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Fruit Doves of Fiji
Fruit Doves are all small, compact birds and to those unfamiliar with them not immediately apparent as doves either in flight or when foraging. Five Fruit Doves are found in Fiji and they include some of Fiji’s most spectacularly beautiful birds.
The Many-coloured Fruit Dove is widespread throughout Fiji but is primarily a forest bird, and rarely encountered away from mature forest, but locally it may be found in isolated stands of favoured fruiting trees, generally figs Although generally a bird of large and intermediate-sized islands, it readily travels between islands and is sometimes found on small islands, even those with poor forest.
These doves are active, gregarious feeders on small fruits and berries, generally in the canopy, but it is figs, especial^b the fruit of those of the towering strangling figs which they are particularly fond of, and forests or forest remnants well stocked with these are always attractive to this dove.
It is the male Many-coloured Fruit Dove Ptilinopus perousii, a name which aptly describes this beautiful dove, which many believe is Fiji’s most attractive bird, although this is only apparent on close inspection when it can be seen to be truly multi-coloured; at a glance it appears pale cream with a deep crimson cap and band across the back. In flight, or high in the canopy, the male appears creamy-yellow.
The female Many-coloured Fruit Dove is much less attractive than the male being a drab grey-green, darker on the back and wings, with pale yellow undertail. Interestingly the female is very similar in appearance to the Crimson-crowned Fruit Dove
P^a~nopus porphyraceus another common Fijian Fruk Dove, and in this dove both sexes have a similar plumage. This makes identification in field problematic, but fortunately they have very different calls which readily distinguish them, and the Crimson-crowned Fruit Dove is restricted to Fiji’s smaller and some medium-sized islands.
TheWhistling Dove Ptilinopus layardi is also endemic to Fiji but is restricted to the islands of Kadavu and Ono. The Whistling Dove has an unremarkable plumage, but it has a very strange call for a dove – a loud rising whistle which is immediately followed by a short falling trill or tinkle, the latter only heard at close quarters.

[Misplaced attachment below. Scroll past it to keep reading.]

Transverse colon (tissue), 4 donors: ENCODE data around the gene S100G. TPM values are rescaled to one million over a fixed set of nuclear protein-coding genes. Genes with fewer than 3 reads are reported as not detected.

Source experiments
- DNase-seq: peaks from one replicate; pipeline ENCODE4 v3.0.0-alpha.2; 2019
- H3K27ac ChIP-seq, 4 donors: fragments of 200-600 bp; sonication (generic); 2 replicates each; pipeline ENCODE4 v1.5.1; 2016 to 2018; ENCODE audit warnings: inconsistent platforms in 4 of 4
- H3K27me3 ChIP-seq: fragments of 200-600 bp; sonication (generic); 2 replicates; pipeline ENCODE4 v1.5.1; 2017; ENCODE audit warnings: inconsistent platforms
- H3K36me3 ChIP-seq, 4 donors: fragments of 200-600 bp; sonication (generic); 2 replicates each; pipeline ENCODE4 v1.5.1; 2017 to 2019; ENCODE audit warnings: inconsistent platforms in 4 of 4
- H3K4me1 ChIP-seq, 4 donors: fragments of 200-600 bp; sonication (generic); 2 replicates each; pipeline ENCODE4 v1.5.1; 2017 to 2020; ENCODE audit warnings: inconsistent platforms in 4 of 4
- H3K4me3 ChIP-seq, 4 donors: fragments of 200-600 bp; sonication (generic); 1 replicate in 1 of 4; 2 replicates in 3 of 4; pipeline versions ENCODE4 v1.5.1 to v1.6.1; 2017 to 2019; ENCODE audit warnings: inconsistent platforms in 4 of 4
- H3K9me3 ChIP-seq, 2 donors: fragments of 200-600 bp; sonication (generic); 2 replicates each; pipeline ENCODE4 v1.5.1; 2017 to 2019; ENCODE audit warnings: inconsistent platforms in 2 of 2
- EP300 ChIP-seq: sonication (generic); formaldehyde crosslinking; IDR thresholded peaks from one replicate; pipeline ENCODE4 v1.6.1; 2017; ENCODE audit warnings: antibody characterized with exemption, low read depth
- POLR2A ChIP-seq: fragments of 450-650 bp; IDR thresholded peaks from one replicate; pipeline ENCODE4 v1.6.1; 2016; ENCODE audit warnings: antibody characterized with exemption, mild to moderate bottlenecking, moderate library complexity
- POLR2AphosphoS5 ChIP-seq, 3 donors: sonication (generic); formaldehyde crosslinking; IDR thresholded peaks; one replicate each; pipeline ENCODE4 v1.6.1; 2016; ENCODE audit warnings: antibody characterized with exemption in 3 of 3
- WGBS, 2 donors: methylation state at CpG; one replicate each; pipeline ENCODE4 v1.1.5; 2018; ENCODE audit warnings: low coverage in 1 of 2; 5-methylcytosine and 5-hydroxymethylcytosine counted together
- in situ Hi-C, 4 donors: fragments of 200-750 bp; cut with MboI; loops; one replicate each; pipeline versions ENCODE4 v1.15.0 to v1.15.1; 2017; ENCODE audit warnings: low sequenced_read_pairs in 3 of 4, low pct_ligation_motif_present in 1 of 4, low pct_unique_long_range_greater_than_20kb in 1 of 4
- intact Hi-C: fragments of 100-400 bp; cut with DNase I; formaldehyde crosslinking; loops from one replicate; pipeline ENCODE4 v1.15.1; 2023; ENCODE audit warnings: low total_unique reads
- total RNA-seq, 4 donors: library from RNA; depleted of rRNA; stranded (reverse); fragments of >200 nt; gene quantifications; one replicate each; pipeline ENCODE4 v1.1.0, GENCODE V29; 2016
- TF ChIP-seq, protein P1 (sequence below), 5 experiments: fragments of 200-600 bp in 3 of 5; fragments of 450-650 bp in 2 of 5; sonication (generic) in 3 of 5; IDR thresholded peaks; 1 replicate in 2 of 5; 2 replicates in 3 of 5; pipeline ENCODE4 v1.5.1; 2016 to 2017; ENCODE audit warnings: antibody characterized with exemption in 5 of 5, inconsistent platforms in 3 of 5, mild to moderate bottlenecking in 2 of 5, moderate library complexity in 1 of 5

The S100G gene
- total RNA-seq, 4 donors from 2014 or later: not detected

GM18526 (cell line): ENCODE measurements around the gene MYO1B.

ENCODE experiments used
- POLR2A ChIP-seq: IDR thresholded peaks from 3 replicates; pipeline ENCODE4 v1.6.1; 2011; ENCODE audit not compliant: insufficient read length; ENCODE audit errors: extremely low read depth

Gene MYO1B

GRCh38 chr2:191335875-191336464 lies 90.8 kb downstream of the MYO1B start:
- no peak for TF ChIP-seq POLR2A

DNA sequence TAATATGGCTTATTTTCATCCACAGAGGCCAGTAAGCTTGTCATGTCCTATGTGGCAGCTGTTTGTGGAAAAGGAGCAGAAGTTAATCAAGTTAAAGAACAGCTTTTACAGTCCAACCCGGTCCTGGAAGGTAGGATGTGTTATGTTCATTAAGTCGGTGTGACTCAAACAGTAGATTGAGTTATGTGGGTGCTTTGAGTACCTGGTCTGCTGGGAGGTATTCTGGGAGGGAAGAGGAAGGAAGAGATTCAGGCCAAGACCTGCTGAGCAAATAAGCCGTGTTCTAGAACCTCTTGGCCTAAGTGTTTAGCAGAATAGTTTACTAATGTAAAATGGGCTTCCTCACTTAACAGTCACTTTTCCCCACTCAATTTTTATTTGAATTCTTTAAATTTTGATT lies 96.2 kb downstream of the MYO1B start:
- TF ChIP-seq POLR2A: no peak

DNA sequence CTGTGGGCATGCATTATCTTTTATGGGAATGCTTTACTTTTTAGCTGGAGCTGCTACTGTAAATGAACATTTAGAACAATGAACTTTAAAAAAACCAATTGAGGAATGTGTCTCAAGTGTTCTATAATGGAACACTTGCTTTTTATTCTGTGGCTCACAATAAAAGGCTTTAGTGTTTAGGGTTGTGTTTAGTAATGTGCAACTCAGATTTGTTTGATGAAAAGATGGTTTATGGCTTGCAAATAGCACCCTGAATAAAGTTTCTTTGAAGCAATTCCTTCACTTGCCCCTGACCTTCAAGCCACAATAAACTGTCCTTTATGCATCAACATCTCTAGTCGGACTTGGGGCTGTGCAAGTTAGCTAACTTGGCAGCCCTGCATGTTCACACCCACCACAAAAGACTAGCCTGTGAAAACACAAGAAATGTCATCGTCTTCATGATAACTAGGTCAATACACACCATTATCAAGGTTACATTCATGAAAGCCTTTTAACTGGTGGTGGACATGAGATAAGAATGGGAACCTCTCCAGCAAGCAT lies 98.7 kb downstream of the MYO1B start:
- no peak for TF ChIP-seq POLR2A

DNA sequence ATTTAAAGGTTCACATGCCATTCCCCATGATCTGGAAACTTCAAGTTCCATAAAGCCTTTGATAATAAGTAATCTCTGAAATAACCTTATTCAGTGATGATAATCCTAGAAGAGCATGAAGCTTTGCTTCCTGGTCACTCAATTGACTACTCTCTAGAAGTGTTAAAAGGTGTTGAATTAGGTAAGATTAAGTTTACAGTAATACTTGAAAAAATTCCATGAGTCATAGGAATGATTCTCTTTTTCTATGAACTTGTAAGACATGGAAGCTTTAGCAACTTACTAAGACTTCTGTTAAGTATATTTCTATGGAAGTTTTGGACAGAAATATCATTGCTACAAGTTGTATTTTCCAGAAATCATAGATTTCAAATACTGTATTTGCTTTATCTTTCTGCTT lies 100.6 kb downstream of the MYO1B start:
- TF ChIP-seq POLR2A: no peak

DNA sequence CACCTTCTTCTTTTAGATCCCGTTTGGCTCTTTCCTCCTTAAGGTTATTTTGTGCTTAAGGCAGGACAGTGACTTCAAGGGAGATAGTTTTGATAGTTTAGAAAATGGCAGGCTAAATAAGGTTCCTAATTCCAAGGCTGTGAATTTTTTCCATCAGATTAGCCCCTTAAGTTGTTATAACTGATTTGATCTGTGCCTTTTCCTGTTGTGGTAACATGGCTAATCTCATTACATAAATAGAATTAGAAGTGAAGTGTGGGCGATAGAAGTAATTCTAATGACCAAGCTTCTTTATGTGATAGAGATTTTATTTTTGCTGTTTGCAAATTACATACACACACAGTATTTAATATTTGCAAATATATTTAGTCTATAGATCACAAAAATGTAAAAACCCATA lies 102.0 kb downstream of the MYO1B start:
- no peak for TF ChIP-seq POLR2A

If the endemic Orange Dove ~ti/inopus victor gives way to the Manycoloured Fruit Dove as Fiji’s most attractive bird, the male is certainly Fiji’s most conspicuous bird and a sight of this bird in flight is the highlight of many a visiting bird watcher’s journey to Fiji, a journey which will have taken them to the islands of Taveuni andVanua Levu or their offshore islands.
FDC – Fiji’s Golden Dove Ptilinapus luteovirens is endemic to Fiji, occurring on the Fijian islands of Viti Levu, Ovalau, Waya, Beqa and Gau. While the male is a striking golden yellow colour which is best observed whilst it is flying, the female is a drab green colour.This dove is a forest species but common also at the forest edge and in the intermediate vegetation zone where it frequents forest patches, secondary scrub and gallery forest. Golden Doves are predominantly agile subcanopy feeders of a wide variety of small berries and fruits.The Golden Dove has a very strange call for a dove, the male delivers a sharp yapping call somewhat similar to a puppy’s bark heard at a distance, it has a strong ventriloqual quality.
As the Golden Dove is a widespread and common species where it occurs, this yapping call is a characteristic sound of theViti Levu bush, though the tall is far more often heard than the dove is seen.
|Collared Petrel is a small gray-and-white petrel with a dark hood, a bold dark “M” pattern across the upperwings, and a distinctive bold black underwing pattern. Very variable. Silent at sea. (Merlin, 2022) Sea Birds|
|The Lesser Frigatebird is the smallest of the frigatebirds, but note that the female is larger than the male. Adults are easier to identify than younger birds. Adult males are almost entirely black with a red throat and white spurs emanating outwards from the body onto the wing. Adult females have a black belly and throat, a white breast and hind collar, with similar white spurs on their sides. (Merlin, 2022) Sea Birds|
|A Great Crested Tern is a large elegant tern with a very long lemon-yellow bill. The black cap does not extend down to the bill. The juvenile is scaly-looking with much more black on the back and wings. Occurs along coasts and estuaries; very rarely further inland or on freshwater ponds/lagoons. (Merlin, 2022) Sea Birds|